The door is closed. I stop in front of it for a moment, trying to work out why. The “Please Wait: Examination in Progress” sign isn’t there. I look at my watch, even though I had glanced at it every twenty seconds as I raced up the dimly lit stairwell, muttering under my breath about hospital elevators being ‘typical’. This time it showed 11:20. Five minutes from when I had navigated from parked car, through maze-like corridors and up a detour of stairs. It was still visiting hours and the specialist should have come and gone long before my usual arrival, each day. So why was the door closed?
A familiar looking nurse passes by, pant legs’ swishing together, looking at me a little strangely as if trying to place me. I give her a brief, worried smile then turn back to face the now rather imposing slab between me and him.
Is that … voices? Yes – soft, homely, female voices. They certainly aren’t familiar. What the hell is going on? I want to barge right in; demand to know who is in there, chattering, laughing! But my feet seem to have become one with the patterned carpet, refusing to let me go any further.
A shiver, like chilled water, runs down my spine, ending in a pool at my feet; my toes once warm in their boots turn to ice. I try again to move. With what feels like super-human effort, my right foot lifts and hovers just above the floor. I look down at it. It feels detached somehow, like it belongs to someone else entirely. Strange. I lower it, expecting my foot to pass right through the carpet, unable to take root on solid ground. It does though, of course, and I hear myself snort; a nervous, half giggle escapes my lips before I can stop it.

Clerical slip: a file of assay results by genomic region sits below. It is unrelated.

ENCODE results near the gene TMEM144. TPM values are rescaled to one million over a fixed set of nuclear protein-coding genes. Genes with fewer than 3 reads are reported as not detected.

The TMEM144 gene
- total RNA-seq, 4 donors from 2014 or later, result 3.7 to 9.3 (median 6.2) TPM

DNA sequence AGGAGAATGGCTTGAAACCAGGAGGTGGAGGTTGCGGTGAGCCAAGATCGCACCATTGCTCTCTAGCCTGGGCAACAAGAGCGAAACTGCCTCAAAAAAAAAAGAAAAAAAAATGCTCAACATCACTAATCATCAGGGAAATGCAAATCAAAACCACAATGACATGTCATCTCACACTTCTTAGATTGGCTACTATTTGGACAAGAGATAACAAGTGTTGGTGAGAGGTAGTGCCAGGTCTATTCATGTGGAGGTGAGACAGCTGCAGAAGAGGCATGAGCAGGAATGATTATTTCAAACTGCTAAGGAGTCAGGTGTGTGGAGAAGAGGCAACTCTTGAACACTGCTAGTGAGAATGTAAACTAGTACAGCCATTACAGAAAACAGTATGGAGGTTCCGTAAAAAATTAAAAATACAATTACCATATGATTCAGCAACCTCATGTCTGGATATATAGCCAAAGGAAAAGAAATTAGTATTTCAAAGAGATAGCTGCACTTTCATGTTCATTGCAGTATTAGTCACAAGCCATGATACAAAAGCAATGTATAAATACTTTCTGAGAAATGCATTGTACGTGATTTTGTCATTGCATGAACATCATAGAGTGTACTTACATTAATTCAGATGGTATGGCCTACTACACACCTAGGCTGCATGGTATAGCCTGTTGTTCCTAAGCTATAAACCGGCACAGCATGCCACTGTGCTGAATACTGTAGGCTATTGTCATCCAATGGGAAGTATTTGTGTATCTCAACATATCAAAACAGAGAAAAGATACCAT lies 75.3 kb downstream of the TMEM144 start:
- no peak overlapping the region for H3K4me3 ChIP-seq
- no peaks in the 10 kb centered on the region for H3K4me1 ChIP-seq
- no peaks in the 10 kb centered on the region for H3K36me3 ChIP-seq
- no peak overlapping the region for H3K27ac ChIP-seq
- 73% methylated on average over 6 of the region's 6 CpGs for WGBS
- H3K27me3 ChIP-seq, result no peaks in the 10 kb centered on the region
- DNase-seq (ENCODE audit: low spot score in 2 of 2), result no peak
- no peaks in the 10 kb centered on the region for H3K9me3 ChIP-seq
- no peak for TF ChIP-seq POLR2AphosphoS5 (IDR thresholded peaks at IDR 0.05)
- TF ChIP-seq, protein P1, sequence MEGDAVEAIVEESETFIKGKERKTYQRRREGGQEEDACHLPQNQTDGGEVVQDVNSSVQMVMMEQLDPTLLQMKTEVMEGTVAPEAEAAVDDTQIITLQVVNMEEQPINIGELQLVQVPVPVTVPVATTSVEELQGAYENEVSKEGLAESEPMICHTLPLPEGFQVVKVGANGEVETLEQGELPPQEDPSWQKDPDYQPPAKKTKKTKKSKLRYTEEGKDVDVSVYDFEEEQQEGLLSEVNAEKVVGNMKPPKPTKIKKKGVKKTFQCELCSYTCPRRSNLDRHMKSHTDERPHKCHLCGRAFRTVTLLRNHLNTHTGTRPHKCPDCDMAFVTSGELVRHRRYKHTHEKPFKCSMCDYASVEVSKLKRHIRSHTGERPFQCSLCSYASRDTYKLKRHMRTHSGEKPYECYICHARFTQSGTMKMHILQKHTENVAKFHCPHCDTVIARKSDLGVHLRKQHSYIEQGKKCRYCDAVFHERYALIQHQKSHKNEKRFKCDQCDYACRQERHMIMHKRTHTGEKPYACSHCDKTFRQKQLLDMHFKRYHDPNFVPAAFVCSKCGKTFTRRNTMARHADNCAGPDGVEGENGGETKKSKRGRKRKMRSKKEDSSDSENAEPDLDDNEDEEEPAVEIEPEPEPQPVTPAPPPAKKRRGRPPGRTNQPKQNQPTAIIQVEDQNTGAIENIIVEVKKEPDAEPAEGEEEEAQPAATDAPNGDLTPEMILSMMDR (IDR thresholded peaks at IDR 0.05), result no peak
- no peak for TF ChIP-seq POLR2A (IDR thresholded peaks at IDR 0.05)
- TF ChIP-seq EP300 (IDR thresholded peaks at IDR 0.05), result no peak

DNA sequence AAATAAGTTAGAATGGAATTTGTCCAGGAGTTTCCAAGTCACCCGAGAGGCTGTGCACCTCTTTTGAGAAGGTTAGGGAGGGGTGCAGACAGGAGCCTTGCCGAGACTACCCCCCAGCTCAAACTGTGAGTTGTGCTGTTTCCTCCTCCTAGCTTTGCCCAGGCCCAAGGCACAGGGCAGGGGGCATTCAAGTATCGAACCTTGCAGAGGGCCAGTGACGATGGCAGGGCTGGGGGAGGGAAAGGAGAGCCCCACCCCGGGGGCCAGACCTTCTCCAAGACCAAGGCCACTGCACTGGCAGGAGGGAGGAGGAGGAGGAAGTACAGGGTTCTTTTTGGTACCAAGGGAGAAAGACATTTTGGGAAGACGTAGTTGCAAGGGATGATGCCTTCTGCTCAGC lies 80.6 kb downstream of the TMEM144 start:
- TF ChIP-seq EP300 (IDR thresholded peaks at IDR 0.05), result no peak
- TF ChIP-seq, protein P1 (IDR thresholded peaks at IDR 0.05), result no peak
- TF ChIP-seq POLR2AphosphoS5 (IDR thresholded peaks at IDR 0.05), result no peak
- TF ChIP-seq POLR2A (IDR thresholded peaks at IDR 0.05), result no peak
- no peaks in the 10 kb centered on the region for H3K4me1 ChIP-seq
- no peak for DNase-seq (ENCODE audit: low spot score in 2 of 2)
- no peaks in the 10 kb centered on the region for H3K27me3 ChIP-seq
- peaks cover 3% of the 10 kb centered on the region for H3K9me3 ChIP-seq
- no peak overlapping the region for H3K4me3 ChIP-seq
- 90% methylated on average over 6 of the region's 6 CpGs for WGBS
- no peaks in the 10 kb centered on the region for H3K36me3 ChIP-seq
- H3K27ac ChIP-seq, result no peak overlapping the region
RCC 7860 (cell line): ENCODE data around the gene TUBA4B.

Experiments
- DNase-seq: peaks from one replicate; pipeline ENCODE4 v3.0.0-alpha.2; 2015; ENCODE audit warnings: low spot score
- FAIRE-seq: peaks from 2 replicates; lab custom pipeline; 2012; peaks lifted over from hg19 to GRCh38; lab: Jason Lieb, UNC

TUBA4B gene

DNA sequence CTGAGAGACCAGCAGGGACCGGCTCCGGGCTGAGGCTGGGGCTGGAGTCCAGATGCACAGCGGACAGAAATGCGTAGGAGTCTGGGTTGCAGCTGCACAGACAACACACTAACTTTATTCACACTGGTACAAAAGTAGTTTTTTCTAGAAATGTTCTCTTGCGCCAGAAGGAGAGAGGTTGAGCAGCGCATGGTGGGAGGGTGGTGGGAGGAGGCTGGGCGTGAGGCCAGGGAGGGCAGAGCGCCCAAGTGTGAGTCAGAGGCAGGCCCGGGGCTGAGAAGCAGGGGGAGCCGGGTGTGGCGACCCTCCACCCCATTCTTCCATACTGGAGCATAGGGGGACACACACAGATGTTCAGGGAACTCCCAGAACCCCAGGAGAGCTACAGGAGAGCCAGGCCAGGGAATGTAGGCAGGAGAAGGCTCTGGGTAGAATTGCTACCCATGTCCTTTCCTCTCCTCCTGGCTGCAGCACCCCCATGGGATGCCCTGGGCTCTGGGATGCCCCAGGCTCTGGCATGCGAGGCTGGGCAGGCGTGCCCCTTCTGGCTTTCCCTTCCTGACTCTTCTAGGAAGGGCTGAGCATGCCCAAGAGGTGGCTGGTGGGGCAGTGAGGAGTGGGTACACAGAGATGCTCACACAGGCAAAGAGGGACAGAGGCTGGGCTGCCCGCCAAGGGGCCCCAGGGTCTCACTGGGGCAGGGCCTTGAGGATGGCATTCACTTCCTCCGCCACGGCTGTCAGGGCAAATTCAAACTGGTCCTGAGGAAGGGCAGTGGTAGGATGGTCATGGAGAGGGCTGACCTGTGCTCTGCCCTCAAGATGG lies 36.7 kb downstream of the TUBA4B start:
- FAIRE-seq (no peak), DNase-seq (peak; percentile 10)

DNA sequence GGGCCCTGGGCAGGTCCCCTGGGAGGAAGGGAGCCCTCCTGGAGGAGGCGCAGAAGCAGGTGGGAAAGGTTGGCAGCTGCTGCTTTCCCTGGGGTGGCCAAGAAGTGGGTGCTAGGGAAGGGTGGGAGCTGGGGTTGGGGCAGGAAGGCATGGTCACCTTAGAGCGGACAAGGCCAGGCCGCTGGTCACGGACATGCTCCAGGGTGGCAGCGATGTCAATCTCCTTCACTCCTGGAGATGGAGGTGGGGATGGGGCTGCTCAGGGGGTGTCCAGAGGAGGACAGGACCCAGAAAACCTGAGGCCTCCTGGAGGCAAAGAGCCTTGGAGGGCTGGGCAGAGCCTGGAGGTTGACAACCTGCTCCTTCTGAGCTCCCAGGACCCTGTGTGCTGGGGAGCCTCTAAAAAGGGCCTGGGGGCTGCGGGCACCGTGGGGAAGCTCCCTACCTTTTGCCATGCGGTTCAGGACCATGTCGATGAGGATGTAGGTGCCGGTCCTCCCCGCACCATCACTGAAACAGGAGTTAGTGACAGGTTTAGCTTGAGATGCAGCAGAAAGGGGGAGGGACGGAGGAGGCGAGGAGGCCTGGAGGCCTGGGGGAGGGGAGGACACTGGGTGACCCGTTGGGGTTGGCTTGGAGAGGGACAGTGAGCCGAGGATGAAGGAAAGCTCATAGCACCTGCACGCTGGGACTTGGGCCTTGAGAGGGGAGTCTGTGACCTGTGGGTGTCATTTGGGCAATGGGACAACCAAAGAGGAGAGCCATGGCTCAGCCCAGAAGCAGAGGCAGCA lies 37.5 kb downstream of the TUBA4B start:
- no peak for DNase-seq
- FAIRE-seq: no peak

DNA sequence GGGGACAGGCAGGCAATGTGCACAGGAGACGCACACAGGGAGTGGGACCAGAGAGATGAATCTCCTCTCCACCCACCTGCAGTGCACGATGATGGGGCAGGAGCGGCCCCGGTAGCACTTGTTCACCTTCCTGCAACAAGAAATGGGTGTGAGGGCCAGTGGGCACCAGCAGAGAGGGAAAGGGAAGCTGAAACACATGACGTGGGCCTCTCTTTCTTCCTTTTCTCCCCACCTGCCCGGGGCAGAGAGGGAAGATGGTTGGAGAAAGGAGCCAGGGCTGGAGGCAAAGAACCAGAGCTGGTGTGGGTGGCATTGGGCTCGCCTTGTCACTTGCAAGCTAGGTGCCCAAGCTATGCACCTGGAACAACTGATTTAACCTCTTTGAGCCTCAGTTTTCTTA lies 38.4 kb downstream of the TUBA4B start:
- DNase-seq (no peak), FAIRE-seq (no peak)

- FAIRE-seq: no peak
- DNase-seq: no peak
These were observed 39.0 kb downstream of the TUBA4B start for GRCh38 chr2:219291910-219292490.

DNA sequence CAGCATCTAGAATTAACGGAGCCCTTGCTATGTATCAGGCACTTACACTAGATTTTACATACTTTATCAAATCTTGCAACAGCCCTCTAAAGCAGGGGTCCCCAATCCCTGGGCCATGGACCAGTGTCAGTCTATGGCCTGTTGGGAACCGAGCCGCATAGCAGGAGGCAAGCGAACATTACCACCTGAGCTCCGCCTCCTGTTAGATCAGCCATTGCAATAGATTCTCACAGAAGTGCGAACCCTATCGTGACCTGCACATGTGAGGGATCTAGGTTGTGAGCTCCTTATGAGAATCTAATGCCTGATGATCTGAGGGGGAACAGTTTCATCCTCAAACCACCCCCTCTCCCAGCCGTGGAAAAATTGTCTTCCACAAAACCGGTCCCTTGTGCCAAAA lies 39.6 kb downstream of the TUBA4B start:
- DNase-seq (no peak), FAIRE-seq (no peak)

But I’m wasting time, standing here in front of his door, straining to hear conversations on the other side. I check my watch again; 6:15. My heart skips a beat. What? I blink slowly, fear and something that feels an awful lot like heartbreak, floods my body. I stare at ridges of hundreds of tiny goose bumps, running along my arms. I bring my watch up to my face, squinting at the time, pleading with it to show 11:20 and not a quarter past six in the evening. That evening.
The voices stop suddenly; they know I’m right outside. I feel my hands bunch into fists as if someone, not present, has manipulated them. I take a small step forward. Fingers touch the cold grey paint of the door then bounce back, as second and third thoughts race through my mind. It feels like something is trapped, fluttering, clawing, within my chest. I push on the heavy door.
All I can hear is the howling of blood in my head, my feet taking over, leading me into the darkened room. I can smell him so clearly. Imperial Leather soap, the sharp tang of morphine and Hugo Boss. I feel blindly along the wall for the light switch.
I choke on the word, hot tears falling without any warning, into my mouth, down my neck. Click. Fluorescent light floods the room, reaching into corners and under the two armchairs by the window, purifying the darkness. The bed is empty. There are fresh sheets folded tightly over the mattress, a clean blue pillow-case on a limp pillow.
I back up against the wall, sliding down to the floor, not feeling the jarring bump as I connect with the ground. My hands clench together at my chest, trying in vain to calm the soul wrenching hurt that I know for sure will make my heart burst. He is gone forever. I close my eyes and re-live that evening over again. But it’s just me and an empty room that smells like him.
It feels like hours, when I finally lift my head. I know it’s a dream. It’s one of many; similar, but not the same. I know I will wake up soon. Tears built up in my sleep will be set free when I open my eyes to the morning light. But for now, I will sit here. I will remember and smell him. A little girl lost.